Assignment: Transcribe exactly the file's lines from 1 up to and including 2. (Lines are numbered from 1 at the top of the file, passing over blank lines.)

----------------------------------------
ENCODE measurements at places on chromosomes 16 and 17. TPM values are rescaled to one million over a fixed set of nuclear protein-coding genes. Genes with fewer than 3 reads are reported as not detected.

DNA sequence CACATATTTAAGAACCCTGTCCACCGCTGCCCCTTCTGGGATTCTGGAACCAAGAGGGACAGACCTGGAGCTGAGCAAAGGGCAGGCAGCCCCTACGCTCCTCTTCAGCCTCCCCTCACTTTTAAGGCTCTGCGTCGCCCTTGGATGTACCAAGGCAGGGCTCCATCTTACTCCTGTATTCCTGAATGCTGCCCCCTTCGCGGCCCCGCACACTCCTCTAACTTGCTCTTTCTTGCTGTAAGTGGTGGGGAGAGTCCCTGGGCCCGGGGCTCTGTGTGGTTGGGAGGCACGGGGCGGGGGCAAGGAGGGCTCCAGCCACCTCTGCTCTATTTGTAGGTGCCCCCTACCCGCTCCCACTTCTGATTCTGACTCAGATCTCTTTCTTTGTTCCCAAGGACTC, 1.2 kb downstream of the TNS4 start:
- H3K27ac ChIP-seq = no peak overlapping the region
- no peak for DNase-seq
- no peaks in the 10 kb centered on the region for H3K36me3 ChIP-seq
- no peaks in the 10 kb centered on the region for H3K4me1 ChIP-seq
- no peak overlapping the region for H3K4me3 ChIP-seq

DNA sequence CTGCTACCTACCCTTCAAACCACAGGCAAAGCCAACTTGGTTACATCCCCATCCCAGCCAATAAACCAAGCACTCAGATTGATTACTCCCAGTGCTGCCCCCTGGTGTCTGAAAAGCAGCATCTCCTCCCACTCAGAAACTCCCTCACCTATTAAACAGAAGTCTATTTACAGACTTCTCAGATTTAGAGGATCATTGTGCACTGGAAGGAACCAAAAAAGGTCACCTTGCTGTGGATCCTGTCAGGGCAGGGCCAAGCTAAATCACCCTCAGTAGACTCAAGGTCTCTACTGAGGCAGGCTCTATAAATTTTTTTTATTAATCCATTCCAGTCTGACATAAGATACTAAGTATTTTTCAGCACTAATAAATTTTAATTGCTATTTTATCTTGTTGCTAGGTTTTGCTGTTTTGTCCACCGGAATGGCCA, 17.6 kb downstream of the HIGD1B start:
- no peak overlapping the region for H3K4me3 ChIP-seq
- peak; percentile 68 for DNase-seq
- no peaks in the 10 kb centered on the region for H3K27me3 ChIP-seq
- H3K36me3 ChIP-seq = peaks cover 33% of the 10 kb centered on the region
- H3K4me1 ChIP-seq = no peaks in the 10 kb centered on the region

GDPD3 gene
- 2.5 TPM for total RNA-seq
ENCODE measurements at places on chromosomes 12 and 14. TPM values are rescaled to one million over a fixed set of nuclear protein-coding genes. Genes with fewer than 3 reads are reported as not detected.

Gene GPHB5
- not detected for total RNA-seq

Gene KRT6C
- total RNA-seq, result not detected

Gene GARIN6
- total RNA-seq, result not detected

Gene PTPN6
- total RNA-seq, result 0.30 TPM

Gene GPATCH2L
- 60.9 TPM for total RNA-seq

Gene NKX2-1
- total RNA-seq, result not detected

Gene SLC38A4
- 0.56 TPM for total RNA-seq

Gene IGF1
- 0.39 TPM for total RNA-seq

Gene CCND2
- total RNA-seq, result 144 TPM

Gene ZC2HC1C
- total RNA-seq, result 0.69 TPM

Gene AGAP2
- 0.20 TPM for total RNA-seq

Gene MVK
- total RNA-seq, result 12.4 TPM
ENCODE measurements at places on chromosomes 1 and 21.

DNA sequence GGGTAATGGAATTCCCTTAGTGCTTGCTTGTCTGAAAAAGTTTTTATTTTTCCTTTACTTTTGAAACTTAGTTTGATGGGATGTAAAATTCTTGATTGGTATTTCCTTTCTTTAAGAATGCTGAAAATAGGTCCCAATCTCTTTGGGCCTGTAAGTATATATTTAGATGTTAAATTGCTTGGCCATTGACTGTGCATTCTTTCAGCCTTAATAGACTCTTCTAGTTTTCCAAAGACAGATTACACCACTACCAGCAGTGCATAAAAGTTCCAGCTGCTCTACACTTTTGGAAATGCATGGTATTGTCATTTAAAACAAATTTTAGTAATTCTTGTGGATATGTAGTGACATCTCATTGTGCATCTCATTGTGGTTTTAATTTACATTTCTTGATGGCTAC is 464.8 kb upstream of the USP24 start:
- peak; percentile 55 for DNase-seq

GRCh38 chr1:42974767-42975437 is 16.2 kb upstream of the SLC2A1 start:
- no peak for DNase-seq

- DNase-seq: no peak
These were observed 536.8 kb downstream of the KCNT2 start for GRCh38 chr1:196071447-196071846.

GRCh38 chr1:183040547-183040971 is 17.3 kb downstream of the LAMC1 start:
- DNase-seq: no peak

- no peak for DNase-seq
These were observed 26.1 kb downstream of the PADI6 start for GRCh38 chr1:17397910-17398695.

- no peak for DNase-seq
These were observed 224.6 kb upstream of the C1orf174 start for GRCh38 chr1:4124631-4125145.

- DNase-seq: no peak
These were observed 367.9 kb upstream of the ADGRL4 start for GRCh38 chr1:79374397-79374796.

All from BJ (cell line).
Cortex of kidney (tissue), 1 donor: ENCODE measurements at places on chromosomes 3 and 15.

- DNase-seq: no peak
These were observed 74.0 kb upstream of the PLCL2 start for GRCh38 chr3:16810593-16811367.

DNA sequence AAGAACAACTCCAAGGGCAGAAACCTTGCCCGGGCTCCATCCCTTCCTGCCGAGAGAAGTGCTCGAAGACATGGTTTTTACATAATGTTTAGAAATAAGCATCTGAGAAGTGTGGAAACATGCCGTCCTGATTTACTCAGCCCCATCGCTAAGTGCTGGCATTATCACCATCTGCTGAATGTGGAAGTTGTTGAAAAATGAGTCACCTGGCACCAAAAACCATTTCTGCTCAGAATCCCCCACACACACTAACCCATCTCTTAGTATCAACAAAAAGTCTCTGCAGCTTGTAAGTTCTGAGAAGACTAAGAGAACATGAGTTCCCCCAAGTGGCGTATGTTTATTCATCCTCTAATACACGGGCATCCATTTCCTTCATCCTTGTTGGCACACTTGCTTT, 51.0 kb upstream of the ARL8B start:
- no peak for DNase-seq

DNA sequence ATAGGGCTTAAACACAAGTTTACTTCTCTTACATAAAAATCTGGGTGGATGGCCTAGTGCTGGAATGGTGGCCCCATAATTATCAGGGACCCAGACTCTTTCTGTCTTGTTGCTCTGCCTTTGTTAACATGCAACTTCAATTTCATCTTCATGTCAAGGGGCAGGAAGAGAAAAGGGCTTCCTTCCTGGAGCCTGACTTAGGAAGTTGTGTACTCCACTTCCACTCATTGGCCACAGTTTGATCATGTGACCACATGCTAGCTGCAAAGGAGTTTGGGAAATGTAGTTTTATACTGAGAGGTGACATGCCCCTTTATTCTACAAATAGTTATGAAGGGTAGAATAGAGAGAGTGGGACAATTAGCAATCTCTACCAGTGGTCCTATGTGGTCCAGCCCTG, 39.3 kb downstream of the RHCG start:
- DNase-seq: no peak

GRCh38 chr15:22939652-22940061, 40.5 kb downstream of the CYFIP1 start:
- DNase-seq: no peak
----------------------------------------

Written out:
ENCODE measurements at places on chromosomes 16 and 17. TPM values are rescaled to one million over a fixed set of nuclear protein-coding genes. Genes with fewer than 3 reads are reported as not detected.

DNA sequence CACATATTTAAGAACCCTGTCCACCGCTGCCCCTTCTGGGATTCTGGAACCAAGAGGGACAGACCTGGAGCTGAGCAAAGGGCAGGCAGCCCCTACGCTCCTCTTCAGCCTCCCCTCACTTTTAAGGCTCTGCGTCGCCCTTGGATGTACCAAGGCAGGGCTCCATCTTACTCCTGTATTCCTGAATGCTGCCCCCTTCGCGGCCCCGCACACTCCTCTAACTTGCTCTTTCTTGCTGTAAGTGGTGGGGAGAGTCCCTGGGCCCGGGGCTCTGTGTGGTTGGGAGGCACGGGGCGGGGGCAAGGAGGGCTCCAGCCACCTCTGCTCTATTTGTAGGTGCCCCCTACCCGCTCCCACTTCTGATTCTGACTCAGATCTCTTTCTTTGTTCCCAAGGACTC, 1.2 kb downstream of the TNS4 start: